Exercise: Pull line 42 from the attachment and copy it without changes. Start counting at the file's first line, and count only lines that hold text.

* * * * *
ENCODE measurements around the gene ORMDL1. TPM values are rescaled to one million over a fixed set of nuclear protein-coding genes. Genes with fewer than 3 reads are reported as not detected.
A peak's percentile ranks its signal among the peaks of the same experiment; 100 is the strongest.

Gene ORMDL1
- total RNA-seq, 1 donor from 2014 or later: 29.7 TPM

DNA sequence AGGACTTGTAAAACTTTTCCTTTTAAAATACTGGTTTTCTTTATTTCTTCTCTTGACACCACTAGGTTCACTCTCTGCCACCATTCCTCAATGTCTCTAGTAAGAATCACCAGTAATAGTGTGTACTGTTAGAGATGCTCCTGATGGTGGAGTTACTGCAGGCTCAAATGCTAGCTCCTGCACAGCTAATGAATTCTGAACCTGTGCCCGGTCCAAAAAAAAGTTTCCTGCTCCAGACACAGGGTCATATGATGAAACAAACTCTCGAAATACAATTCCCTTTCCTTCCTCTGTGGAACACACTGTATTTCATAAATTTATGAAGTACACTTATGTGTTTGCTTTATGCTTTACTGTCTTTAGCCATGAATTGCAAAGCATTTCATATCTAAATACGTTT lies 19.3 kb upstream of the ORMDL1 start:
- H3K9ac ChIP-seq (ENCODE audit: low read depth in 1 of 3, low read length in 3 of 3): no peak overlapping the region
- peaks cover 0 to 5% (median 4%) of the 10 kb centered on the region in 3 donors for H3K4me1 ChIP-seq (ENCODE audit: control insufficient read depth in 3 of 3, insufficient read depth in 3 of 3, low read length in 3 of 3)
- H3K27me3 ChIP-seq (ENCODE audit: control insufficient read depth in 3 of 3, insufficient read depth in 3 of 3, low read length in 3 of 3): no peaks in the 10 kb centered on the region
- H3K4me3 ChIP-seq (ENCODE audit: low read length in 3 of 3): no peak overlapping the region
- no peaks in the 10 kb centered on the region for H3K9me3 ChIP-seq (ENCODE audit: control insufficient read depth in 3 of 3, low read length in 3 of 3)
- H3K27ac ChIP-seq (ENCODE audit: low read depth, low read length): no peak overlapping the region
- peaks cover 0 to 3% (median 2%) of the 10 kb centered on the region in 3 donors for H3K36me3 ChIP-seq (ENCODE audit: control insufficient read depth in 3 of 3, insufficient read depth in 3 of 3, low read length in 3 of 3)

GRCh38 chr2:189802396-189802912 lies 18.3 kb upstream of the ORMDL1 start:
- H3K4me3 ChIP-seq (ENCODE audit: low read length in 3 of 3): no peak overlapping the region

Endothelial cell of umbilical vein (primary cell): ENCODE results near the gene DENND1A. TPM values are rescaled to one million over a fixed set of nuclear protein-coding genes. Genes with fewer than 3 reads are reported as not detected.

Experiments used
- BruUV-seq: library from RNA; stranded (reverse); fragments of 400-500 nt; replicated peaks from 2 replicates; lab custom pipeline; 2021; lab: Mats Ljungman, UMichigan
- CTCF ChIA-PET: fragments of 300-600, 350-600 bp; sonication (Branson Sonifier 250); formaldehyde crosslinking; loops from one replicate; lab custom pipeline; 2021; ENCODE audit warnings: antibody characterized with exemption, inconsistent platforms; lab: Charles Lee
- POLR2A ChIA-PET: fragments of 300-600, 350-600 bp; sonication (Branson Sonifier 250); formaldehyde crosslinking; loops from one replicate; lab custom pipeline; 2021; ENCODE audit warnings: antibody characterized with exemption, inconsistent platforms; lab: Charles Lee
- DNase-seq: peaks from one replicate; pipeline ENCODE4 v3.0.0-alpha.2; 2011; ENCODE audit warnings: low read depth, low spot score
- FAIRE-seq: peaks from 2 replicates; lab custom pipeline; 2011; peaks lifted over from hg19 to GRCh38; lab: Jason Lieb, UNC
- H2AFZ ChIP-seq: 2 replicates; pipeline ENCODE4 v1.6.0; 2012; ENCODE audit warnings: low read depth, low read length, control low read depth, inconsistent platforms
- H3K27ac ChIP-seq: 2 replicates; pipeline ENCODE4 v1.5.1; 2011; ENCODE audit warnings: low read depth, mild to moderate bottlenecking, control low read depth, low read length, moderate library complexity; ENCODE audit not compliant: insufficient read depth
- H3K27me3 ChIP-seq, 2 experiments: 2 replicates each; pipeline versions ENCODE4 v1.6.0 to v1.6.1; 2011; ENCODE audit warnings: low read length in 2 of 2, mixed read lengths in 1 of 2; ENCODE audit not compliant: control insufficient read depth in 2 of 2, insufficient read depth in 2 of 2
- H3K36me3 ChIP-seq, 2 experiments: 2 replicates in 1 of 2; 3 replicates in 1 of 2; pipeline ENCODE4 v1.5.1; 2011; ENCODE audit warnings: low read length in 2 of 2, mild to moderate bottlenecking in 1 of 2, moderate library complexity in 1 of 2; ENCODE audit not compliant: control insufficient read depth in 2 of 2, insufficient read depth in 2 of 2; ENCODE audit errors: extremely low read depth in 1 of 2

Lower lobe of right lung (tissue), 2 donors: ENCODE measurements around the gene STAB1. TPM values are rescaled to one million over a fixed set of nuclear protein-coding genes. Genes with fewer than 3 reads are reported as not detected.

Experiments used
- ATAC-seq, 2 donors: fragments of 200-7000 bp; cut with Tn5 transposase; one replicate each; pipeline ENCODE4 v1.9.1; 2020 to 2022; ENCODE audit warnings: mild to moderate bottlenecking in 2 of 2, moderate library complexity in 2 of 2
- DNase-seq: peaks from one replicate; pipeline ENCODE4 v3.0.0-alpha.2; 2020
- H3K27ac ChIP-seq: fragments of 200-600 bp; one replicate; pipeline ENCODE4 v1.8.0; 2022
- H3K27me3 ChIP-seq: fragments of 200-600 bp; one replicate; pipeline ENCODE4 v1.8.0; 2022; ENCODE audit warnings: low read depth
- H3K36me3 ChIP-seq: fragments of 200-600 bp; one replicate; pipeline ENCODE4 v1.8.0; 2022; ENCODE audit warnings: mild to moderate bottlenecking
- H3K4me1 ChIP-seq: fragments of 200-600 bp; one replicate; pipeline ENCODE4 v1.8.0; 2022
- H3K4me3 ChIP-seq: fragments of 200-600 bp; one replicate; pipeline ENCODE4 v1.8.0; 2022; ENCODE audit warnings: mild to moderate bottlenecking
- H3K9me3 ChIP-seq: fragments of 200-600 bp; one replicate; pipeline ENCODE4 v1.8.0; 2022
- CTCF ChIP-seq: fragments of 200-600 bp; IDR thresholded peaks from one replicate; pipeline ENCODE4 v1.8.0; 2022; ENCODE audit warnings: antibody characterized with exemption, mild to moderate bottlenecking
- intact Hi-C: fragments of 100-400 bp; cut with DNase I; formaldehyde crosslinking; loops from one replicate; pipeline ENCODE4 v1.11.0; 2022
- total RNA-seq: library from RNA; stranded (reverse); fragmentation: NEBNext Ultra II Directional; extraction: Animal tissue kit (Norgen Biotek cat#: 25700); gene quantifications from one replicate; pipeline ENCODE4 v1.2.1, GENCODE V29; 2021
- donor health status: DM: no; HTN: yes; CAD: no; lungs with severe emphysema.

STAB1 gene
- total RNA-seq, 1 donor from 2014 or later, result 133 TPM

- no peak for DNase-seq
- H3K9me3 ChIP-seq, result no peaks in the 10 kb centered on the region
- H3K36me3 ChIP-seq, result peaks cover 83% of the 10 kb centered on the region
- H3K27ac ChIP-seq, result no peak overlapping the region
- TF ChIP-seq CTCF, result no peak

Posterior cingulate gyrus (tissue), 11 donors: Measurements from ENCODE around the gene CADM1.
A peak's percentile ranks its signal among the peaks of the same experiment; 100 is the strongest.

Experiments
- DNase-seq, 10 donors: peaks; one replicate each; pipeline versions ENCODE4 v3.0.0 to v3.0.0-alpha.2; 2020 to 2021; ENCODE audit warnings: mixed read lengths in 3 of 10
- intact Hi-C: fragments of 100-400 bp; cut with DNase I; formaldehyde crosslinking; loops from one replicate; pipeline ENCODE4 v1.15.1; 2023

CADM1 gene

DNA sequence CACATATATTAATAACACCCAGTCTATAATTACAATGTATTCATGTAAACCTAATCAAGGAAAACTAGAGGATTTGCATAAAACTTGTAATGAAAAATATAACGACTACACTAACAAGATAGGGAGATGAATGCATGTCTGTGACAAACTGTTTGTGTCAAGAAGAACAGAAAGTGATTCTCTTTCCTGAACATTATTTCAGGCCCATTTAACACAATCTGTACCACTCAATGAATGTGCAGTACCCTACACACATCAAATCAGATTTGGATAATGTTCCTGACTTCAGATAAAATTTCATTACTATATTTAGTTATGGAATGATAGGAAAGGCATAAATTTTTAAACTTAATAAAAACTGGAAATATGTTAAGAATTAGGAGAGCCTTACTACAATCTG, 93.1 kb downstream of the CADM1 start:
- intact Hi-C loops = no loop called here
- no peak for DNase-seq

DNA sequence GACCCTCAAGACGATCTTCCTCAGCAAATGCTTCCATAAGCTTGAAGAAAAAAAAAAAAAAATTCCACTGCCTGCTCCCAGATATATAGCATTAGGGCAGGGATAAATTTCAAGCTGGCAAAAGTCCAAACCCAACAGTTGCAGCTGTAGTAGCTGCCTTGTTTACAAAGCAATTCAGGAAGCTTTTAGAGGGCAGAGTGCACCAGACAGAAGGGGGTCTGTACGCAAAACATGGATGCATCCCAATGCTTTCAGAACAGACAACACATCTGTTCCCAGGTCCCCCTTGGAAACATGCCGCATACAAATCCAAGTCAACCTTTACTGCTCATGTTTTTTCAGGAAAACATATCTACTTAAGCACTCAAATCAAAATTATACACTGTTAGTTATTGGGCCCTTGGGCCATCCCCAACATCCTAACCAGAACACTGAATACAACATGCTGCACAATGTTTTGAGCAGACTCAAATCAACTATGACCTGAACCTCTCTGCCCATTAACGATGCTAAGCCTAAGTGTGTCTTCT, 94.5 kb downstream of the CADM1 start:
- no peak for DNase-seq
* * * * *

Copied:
- no peak for DNase-seq